The speakers agreed that by neglecting to offer a comprehensive picture of the breaking news situation in a report, terrorist acts could be misconstrued and blamed on unrelated factors such as immigration. However, context may also refer to other dimensions of an attack.

The Los Angeles Times' Maharaj took the example of how the "Islamic State" called for its supporters to launch attacks in the West using a truck in an issue of its English-language magazine.

"If there is a terrorist attack and a truck is used, and two weeks before the group called on supporters to use a truck in public places, then I think it's the responsible thing to do to add that as context without glorifying it," Maharaj said.

'Publicity is their oxygen'

But coverage of terrorist attacks cannot be modeled on the same processes used for other subjects, said Mahfuz Anam, editor and publisher of Bangladesh's The Daily Star.

"Publicity is their oxygen. In fact, they do it so that it is publicized. And because they want publicity, each time they do it more viciously," Mahfuz said.

He noted that it is a news outlet's responsibility to inform their audiences of a terrorist attack, but that publishers and broadcasters need to be aware of how the coverage is framed.

"It would be a mistake to treat a terrorism story like any other," he added.

By handling attacks on a "case-by-case basis," the media industry can better respond to the needs of their audience and remain committed to the principles of public service journalism.


Where did it come from?

The "Islamic State" (IS) — also known as ISIL, ISIS and Daesh — is an al-Qaida splinter group with a militant Sunni Islamist ideology. It emerged in the aftermath of the US-led invasion of Iraq in 2003 and is led by Abu Bakr al-Baghdadi. Their goal is to create a worldwide "caliphate." It gained worldwide notoriety in 2014 after a blitzkrieg military campaign that resulted in the capture of Mosul.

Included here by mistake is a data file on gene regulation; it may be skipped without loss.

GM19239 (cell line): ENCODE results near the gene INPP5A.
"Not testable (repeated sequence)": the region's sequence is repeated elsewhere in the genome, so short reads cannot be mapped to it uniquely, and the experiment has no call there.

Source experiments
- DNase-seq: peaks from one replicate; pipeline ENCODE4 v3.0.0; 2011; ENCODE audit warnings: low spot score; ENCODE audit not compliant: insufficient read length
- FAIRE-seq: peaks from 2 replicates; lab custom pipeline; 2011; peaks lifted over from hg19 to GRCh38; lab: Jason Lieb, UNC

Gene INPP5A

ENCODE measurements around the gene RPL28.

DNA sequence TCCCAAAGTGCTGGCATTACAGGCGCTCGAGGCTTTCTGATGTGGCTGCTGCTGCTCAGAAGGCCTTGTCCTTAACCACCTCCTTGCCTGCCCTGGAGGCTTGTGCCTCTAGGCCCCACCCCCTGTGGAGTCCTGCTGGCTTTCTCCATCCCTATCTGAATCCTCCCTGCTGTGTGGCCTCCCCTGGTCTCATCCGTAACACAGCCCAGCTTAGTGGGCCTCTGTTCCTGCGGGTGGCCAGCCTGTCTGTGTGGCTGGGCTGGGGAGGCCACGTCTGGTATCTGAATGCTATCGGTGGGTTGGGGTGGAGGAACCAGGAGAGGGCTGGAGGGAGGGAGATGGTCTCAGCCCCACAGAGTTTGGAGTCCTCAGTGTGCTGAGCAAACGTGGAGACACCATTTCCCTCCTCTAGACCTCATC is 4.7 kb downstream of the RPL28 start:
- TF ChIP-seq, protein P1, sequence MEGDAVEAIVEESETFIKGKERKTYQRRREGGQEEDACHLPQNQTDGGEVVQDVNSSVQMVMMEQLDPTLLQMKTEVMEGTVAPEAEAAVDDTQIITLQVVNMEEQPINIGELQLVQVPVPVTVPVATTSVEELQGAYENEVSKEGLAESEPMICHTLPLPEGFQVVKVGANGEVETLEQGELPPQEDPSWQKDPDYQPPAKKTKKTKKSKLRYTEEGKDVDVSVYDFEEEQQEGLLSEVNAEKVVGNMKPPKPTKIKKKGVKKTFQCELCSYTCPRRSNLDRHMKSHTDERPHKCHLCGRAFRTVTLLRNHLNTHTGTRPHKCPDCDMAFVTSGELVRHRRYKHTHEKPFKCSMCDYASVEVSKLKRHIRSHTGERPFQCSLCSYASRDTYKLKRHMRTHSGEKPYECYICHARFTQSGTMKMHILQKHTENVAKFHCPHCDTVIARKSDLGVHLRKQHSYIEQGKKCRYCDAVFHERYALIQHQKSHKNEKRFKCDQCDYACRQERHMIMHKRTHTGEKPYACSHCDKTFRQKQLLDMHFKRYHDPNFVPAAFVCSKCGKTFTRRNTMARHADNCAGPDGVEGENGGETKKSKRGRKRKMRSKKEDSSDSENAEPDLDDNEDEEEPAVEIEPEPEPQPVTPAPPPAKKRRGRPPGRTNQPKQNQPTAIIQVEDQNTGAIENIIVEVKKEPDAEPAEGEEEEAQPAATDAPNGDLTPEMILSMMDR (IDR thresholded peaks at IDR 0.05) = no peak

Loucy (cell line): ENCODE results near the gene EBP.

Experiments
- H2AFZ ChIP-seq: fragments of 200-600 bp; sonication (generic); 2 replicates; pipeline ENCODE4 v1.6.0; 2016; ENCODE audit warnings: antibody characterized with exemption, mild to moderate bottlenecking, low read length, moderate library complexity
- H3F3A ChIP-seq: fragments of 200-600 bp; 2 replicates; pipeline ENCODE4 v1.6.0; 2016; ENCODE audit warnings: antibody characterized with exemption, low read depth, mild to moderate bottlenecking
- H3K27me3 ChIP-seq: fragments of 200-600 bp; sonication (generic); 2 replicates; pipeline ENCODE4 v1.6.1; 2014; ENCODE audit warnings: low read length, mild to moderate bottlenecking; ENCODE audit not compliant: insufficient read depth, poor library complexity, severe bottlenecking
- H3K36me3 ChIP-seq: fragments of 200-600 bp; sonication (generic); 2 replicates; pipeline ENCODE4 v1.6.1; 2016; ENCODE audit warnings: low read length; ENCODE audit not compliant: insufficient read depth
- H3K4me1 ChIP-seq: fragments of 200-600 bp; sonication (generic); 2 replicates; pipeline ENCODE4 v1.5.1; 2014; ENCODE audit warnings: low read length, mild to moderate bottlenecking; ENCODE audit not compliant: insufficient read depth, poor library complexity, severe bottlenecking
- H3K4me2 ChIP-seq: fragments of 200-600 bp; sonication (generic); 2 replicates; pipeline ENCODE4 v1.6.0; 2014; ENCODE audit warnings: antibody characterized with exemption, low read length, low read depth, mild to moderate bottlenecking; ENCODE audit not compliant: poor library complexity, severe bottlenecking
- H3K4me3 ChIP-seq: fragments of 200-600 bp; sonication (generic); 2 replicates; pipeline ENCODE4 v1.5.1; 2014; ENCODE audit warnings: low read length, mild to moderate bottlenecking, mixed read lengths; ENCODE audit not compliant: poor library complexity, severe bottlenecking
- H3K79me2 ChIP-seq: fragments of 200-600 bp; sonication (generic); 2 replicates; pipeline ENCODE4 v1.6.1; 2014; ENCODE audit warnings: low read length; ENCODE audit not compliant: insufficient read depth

Where does it operate?

IS is believed to be operational in more than a dozen countries across the world. It controls territories in Iraq and Syria. However, the group has lost much of the territory it controlled in Iraq and Syria at the height of its expansion in 2014.


Who is fighting back?

The US leads an international coalition of more than 50 countries, including several Arab nations. Russia, Iran and its Lebanese Shiite ally Hezbollah, which all support the Syrian government, also fight IS. Regional forces such as the Kurdish peshmerga (above) and US-backed Syrian Kurdish fighters, fight IS on the ground. The Iraqi army and militia have pushed IS from large parts of the country.


How does it fund itself?

One of IS' main sources of income has been oil and gas. At one point, it controlled an estimated one-third of Syria's oil production. However, US-led airstrikes deliberately targeted oil resources and the Syrian government as well as US-backed Syrian Kurdish fighters have retaken most oil wells. Other means of income include taxes, ransom, selling looted antiquities and extortion.


Where does it carry out attacks?

IS has claimed responsibility for numerous terrorist attacks across the globe. The militant group has targeted capitals across the EU, including Berlin, Brussels and Paris. IS leaders have encouraged so-called "lone wolf" attacks, whereby individuals who support IS carry out terrorist acts without the direct involvement of the group.


What other tactics does it use?

The group uses various tactics to expand its power. IS fighters have looted and destroyed historical artifacts in Syria and Iraq in an attempt at "cultural cleansing." The group has also enslaved thousands of women from religious minority groups, including Yazidis. IS also uses a sophisticated social network to distribute propaganda and recruit sympathizers.


How has it impacted the region?

IS has further exacerbated the ongoing Syrian conflict. Millions of Syrians and Iraqis have fled their homes, many traveling to Europe in pursuit of refuge. Although it has lost all of its strongholds, the militant group has left extraordinary destruction in its wake. Areas affected by the militant group's rule will likely take years to rebuild.